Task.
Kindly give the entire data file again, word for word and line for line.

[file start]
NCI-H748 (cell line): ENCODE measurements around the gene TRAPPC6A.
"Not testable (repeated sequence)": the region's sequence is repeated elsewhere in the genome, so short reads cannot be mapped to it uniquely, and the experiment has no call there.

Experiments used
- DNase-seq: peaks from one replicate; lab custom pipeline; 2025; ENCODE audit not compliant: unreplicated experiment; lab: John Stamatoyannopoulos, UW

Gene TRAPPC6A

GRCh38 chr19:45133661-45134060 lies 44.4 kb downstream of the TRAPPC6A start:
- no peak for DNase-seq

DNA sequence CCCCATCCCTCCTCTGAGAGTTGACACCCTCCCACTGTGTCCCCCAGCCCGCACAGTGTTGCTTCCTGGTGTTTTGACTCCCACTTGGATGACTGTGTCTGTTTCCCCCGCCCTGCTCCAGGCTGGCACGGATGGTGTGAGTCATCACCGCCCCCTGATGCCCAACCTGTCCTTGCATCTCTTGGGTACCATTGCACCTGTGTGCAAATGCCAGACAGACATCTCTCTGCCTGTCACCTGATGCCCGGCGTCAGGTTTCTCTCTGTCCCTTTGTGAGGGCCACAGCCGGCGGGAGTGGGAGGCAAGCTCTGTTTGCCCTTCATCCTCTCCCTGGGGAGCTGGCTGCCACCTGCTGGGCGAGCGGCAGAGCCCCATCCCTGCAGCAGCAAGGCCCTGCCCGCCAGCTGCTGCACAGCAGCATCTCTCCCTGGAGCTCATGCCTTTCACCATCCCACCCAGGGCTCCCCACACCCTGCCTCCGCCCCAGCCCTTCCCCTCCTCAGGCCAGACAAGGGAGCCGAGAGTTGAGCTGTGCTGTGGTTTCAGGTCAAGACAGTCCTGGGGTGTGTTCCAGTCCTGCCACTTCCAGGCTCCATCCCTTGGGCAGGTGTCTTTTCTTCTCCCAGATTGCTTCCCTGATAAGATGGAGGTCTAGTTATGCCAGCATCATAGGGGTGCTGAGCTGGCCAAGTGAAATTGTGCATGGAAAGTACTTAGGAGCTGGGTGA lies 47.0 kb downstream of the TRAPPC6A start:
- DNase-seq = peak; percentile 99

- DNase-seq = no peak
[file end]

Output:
NCI-H748 (cell line): ENCODE measurements around the gene TRAPPC6A.
"Not testable (repeated sequence)": the region's sequence is repeated elsewhere in the genome, so short reads cannot be mapped to it uniquely, and the experiment has no call there.

Experiments used
- DNase-seq: peaks from one replicate; lab custom pipeline; 2025; ENCODE audit not compliant: unreplicated experiment; lab: John Stamatoyannopoulos, UW

Gene TRAPPC6A

GRCh38 chr19:45133661-45134060 lies 44.4 kb downstream of the TRAPPC6A start:
- no peak for DNase-seq

DNA sequence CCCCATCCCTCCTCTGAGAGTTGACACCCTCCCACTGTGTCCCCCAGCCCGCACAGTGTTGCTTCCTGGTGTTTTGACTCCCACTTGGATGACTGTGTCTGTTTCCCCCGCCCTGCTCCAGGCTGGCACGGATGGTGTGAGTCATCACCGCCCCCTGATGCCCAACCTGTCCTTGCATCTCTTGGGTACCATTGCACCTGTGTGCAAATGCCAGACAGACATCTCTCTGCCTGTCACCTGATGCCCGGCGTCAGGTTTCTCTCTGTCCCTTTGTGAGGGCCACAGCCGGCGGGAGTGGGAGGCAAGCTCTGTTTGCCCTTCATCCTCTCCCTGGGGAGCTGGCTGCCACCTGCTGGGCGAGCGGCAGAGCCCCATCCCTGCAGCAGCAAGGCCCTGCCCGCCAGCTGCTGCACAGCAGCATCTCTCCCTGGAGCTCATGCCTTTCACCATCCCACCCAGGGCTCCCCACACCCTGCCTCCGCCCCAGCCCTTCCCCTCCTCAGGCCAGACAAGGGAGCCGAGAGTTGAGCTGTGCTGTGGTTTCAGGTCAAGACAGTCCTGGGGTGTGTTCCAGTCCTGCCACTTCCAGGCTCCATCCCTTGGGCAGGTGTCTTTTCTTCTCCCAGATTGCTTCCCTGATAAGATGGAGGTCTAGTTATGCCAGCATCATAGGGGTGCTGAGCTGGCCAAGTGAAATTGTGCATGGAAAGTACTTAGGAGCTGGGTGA lies 47.0 kb downstream of the TRAPPC6A start:
- DNase-seq = peak; percentile 99

- DNase-seq = no peak